Every year, hopeful Pacific Crest Trail thru-hikers must decide when to begin their thru-hikes. True, this has become slightly more difficult over the years with new PCT permit regulations and the increasing popularity of the trail, but generally, hikers are able to get starting dates they’re more or less happy with (at least according to the PCT Survey data).
March, April, and May are the three months the 50-person-per-day quota is enforced at the southern terminus of the PCT which may lead you to believe that March is a reasonable month to begin a PCT thru-hike – it’s not. To be clear, when I say that you shouldn’t start a PCT thru-hike in March, I’m talking about both northbound and southbound thru-hikes. That said, if you’re thinking about starting a southbound thru-hike in March, you had best know what you’re doing because Washington will still be under snow for many months to come. This article is directed toward northbound thru-hikers beginning their hikes in Campo at the US-Mexico border.
A lot of hikers focus on the Sierra as the first big challenge of the trail. “How much snow is in the Sierra?”, “When will the snow be melted in the Sierra?”, “Am I going to need snow gear to travel in the Sierra?”, are all questions that thru-hikers find themselves asking every year and are all questions that everyone expects an answer to all too early. The answers, by the way, are “some”, “summer”, and “maybe”.
Hikers think to themselves, “I’ll just start early (i.e. in March) and take my time through the desert while I get myself used to thru-hiking and figure out my gear. I’m not in any rush to get to the Sierra and I don’t want to hurt myself going fast at the start. By the time I make it to Kennedy Meadows (i.e. the start of the Sierra), the snow will have melted.” Not a bad plan – if the first 700 mi / 1,127 km of the Pacific Crest Trail were in fact all snow-free desert. They’re not.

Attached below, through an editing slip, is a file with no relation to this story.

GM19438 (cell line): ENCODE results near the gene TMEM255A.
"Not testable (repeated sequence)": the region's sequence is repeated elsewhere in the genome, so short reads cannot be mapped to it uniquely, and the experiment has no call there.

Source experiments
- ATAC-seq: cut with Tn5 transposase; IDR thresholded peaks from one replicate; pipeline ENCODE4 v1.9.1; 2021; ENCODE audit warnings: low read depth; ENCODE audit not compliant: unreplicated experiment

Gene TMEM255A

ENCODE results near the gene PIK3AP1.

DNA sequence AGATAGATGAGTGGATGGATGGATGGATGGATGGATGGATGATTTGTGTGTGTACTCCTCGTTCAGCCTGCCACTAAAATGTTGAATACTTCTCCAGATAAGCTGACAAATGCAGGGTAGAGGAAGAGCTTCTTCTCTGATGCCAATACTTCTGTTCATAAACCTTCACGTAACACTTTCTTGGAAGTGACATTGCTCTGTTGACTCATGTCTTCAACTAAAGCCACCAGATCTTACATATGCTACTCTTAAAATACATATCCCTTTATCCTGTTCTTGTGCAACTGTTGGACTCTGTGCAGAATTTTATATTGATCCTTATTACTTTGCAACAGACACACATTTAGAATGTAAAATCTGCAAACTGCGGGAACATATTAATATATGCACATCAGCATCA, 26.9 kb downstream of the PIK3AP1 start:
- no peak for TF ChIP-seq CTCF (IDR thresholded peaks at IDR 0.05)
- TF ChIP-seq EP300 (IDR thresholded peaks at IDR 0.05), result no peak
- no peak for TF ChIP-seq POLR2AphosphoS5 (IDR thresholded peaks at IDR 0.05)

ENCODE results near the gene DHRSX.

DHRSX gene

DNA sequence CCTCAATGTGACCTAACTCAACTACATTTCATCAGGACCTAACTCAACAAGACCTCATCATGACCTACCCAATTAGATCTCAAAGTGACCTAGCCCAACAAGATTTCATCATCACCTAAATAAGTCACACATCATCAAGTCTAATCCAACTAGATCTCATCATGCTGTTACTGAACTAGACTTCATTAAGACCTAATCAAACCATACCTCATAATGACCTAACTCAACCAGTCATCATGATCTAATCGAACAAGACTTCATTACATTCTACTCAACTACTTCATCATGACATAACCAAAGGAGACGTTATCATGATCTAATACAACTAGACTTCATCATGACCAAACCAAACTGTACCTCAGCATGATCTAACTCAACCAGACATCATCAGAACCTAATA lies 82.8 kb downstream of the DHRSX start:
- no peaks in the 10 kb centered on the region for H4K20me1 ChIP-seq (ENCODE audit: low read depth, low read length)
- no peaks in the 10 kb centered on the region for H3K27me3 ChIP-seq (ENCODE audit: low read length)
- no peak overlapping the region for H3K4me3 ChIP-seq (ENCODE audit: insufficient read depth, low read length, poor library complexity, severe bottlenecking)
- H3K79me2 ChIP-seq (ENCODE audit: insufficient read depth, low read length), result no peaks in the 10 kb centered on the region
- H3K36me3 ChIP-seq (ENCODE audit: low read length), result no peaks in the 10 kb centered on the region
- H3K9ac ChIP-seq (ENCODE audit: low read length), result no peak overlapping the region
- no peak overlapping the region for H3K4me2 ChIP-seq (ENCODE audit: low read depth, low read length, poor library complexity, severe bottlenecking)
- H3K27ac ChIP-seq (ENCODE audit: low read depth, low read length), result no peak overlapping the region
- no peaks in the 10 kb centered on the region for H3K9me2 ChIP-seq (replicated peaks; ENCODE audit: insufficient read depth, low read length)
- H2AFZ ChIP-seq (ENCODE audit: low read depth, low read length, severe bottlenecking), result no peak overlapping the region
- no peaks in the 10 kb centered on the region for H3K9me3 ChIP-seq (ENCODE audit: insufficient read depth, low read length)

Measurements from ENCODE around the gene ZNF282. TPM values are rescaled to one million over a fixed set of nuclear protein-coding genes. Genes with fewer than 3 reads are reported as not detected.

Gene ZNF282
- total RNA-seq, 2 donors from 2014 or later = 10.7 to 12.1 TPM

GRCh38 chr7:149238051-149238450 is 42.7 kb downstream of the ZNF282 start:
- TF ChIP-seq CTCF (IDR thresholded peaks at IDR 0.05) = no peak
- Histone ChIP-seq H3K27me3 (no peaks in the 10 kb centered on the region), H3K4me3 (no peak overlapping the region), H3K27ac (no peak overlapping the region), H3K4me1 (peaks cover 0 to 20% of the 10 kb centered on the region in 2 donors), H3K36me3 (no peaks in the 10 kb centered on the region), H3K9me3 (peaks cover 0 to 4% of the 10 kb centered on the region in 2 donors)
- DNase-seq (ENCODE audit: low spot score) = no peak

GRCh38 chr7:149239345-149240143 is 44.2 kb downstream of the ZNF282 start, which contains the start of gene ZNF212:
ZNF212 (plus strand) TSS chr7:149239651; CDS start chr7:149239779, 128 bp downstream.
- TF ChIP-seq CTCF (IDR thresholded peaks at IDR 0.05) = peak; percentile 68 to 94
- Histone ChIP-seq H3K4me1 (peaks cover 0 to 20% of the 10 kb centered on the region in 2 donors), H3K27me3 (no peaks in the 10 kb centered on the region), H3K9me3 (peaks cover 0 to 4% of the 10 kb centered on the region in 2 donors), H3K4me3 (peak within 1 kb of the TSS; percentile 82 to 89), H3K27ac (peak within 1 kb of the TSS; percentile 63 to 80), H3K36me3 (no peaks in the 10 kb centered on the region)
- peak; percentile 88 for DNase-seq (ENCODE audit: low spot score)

The PCT begins in the chaparral of Southern California at an elevation of 2,913 ft / 888 m but then, within the first 50 mi / 80 km, climbs to over 6,000 ft / 1,829 m at Mount Laguna. Mount Laguna gets an average of 13.4 in / 34 cm of snow a year and averages temperatures of freezing or below for over a third of March. These numbers aren’t that big of a deal, but they’re just the start of a series of challenges PCT hikers face in “the desert”.
The next big challenge comes when hikers pass Paradise Valley Cafe and begin climbing toward Idyllwild. It’s here the trail climbs above 7,000 ft / 2,134 m for the first time. Shortly afterward as the trail approaches Mount San Jacinto – the sixth highest peak in Southern California at 10,834 ft / 3,302 m – PCT hikers climb above 9,000 ft / 2,743 m. On March 27 of 2020, a PCT hiker died in a fall in this area.
I have personally been caught in snowstorms on the PCT near Idyllwild in May. May, as many of you might know, is two months after March. You could easily find yourself needing snow gear well before hitting the Sierra (for a look at the most popular snow gear from the PCT last year, check out the PCT Gear Guide).
Following San Jacinto, the trail climbs through the San Gorgonio Wilderness passing San Gorgonio – the tallest mountain in Southern California. Hikers enter the San Bernardino National Forest as the trail heads toward Big Bear – home to multiple ski resorts. Why are there ski resorts in the desert? Because you’re not in the desert. Contrary to popular belief, there are a lot of PCT miles in Southern California that do not fit into the category of “desert”.
If you take anything away from this, let it be that starting a Pacific Crest Trail thru-hike in March by no means makes your hike any easier. Quite the opposite – it could make your hike a lot more difficult. Yes, taking your time at the start of a thru-hike is a good idea if you want to ease your way into your hike. However, there’s a delicate balance to be struck between when you start the PCT, when you hit the Sierra, and when you finish the PCT. Winter conditions can be a big issue at any one of these points. This doesn’t mean that you can’t or won’t make it past these conditions, but instead that you should be adequately prepared to deal with them.
Ultimately, every year is different. It could be that one year, starting a PCT thru-hike in March would result in (relatively) easy and snow-free hiking for the first 700+ miles (1,127+ km), or it could mean that you’re hiking in freezing temperatures and snow for two or three months. Just remember that conditions can change wildly from year to year and that late-season storms are most certainly a thing. If you’re interested in the areas of Southern California where you might encounter terrain more akin to the desert you may be imagining, check out this post.